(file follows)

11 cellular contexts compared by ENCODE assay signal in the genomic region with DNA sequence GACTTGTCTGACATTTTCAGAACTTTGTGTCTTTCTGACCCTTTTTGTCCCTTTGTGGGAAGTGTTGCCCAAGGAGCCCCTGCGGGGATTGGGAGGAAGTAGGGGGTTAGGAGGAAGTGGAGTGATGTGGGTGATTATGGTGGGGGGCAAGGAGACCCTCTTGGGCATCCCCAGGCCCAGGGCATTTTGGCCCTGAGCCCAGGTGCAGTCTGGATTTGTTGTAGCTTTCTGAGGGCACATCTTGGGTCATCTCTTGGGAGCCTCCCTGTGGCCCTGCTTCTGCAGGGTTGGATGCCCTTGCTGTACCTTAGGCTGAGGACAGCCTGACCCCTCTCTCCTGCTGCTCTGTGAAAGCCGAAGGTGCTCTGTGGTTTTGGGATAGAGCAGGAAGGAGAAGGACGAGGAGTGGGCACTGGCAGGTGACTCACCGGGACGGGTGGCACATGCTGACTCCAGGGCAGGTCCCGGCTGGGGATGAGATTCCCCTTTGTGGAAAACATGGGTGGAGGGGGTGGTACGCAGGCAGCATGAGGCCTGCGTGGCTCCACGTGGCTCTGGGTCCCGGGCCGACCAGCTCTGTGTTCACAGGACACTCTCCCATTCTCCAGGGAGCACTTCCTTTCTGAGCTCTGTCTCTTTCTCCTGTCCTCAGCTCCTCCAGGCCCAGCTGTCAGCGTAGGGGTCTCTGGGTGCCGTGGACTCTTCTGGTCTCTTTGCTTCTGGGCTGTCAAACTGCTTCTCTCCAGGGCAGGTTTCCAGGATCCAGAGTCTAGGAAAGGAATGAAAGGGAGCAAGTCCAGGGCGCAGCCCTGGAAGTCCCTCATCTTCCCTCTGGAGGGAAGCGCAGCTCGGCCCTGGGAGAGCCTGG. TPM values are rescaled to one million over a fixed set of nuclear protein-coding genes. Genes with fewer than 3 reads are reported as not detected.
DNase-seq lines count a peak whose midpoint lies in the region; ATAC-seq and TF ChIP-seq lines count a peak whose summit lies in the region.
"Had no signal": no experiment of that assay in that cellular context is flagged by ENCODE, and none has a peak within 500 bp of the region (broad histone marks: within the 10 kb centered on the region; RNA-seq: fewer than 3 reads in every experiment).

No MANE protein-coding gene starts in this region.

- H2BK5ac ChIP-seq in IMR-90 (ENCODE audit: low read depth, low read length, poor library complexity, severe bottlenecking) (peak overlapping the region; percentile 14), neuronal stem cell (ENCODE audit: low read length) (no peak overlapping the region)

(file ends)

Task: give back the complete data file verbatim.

11 cellular contexts compared by ENCODE assay signal in the genomic region with DNA sequence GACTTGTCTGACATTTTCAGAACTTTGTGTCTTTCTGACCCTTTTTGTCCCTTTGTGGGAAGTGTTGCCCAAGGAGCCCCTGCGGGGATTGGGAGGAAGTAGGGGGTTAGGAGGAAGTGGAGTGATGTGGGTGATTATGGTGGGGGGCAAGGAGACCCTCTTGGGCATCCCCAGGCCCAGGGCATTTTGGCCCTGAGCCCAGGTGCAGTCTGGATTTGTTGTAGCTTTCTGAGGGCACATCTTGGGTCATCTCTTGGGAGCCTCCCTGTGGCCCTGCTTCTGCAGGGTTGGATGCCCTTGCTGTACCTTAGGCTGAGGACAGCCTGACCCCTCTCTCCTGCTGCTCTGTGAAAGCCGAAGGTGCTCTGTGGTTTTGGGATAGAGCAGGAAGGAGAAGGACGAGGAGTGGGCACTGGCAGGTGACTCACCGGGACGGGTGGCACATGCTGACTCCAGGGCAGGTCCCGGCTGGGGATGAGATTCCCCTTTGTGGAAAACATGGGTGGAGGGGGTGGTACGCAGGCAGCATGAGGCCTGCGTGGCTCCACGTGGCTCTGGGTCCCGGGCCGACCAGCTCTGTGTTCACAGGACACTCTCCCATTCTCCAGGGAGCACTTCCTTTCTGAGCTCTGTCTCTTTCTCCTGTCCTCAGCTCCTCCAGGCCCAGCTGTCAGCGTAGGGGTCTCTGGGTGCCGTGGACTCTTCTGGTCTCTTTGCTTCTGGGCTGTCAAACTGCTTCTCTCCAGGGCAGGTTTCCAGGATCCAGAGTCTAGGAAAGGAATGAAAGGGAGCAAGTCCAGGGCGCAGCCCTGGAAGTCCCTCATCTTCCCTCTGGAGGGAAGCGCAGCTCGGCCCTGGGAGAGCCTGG. TPM values are rescaled to one million over a fixed set of nuclear protein-coding genes. Genes with fewer than 3 reads are reported as not detected.
DNase-seq lines count a peak whose midpoint lies in the region; ATAC-seq and TF ChIP-seq lines count a peak whose summit lies in the region.
"Had no signal": no experiment of that assay in that cellular context is flagged by ENCODE, and none has a peak within 500 bp of the region (broad histone marks: within the 10 kb centered on the region; RNA-seq: fewer than 3 reads in every experiment).

No MANE protein-coding gene starts in this region.

- H2BK5ac ChIP-seq in IMR-90 (ENCODE audit: low read depth, low read length, poor library complexity, severe bottlenecking) (peak overlapping the region; percentile 14), neuronal stem cell (ENCODE audit: low read length) (no peak overlapping the region)